Desert Irish's picture

What it amounts to is even with a 5% drop (I've heard 10% is more likely) everyone that has bought a house since 2008 has effectively lost their deposit so one more reason to walk away further swelling the forclosure backlog. And this is bullish......

WonderDawg's picture

10% is wildly optimistic. Even Schiller, of Case-Schiller, said last year that prices had another 25-40% yet to fall. This is closer to the truth, but possibly still a bit optimistic.

Bollixed's picture

Yes, but with the coming riots and the burning down of entire city blocks all across have-not-ville what once was an oversupply of housing will become a net breakeven once the obamanites are moved from stadium quarters into the now confiscated rentals units in the onward drive known as spreading the wealth around.

The coming ghettoization of outer-city suburbia will no doubt make that 40% figure look wildly optimistic.

SeattleBruce's picture

"Yes, but with the coming riots and the burning down of entire city blocks all across have-not-ville what once was an oversupply of housing will become a net breakeven"

Now there's a contrarian view - gotta love ZH.

wee-weed up's picture

Trickle-up poverty, bitchez!

Vampyroteuthis infernalis's picture

"The coming ghettoization of outer-city suburbia will no doubt make that 40% figure look wildly optimistic."

Yes, that is already occurring in certain places. I looked up my former high school in a middle class suburban community. When I attended, it was a fairly good school a few years back.  It was described recently as a "dropout mill".

centerline's picture

That is my understanding as well.  And it is the good news, considering many other financial investments are even more overpriced relative to the "real world."  Lots of pain coming one way or another.  If the TBTP have it their way, it will be through coordinated inflation.

Slim's picture

I've read about everything Schiller has said and he's pretty careful with numbers even though he does say he believes that we could indeed go substantially lower (has NEVER said we will or that's his base case...he's careful).  I believe you are talking about Shilling who is pretty bearish and this is his full bear case.  Not saying your wrong but I've seen these confused before and this is a lot more consistent with Shilling.  If you have a link or referencable quote I'd be interested.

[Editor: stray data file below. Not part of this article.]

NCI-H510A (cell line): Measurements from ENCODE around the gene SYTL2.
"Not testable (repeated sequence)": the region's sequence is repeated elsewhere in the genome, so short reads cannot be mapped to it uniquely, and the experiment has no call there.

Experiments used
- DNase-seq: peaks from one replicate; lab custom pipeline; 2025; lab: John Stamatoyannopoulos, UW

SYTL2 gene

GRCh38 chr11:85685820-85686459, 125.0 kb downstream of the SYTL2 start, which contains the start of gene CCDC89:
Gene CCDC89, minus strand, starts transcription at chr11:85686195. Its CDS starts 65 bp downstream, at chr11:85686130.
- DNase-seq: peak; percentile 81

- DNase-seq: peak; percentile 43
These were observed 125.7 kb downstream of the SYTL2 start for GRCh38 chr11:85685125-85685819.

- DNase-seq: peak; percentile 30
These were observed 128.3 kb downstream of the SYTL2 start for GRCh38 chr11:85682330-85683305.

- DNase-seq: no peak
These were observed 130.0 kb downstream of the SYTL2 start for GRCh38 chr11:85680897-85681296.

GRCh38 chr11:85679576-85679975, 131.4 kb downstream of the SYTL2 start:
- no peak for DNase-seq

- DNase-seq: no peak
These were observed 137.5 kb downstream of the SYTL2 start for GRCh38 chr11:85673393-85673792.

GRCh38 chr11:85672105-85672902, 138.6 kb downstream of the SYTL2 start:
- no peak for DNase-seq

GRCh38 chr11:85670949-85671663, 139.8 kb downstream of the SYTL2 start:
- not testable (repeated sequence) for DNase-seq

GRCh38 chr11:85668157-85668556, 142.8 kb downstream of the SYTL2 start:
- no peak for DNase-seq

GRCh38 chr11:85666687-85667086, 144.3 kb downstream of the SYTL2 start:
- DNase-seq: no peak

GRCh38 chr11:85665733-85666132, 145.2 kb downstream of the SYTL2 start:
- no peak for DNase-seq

narnia's picture

I'm sure the people of Japan thought that the housing market in 1995 would be back to normal by 2003.  They were wrong.

There's too many involuntary transactions that need to be unwound, too much inventory to be liquidated, and too much credit to be expunged or inflated away for us to get any sense what housing is worth.  

Bicycle Repairman's picture

The housing market in Japan is never returning to normal.

neidermeyer's picture

Normal for Japan is a steadily decreasing population of people in their prime earning years, an aging population (everyone gets one day older each day) , and new births below replacement... most land is still underwater and much of it now glows slightly (as noted by others this "hold until recovery" real estate will be liquidated by force at some point ,, taxes , death , to pay for something that cannot be avoided) ... like us they have shipped manufacturing off to other countries such as Thailand and Malaysia ... their banks are STILL zombies 20+ years later ... they're doomed ... NORMAL SUCKS SOMETIMES...    They needed to pull an Iceland when they could have... they had basically no foreign debt when this started.

Bicycle Repairman's picture

"Depends on how you define normal."

People living in houses, as opposed to the houses being irradiated wrecks.

rosiescenario's picture

There will be a psychological spillover from these short  sales and foreclosures....if my neighbor is foreclosed upon, does that make me want to ante up for a new car? Maybe buy another motorcycle? Or does it make me think, hey I better be careful here, or that will be me.


All these foreclosures I think will lead to less spending and more saving and I rather doubt the economists have figured that out.

Gully Foyle's picture

How come there is no estimate on rising property taxes?

Won't that be the real killer for new home owners?


neidermeyer's picture

Absolutely ,, 5-10 years down the road that 3,000 sq ft house with a $2,000 a month mortgage will have a $100,000/month property tax bill (a coffee will be $100 at 7-11) ... we'll see "Detroit" on a wide scale ... people will buy abandoned houses cheap or free , live in them until it gets sold for unpaid taxes and buy another.

Dr. Kenneth Noisewater's picture

<-- Keep renting, don't worry about collapse for a few years

<-- Buy now with FHA loan, fortify house with water, greenhouse, livestock


I am so torn...

Clueless Economist's picture

I (and Jim Cramer) disagree with your 5 simple charts....we have hit a bottom and are now in recovery.

Prepare yourself for Recovery Summer .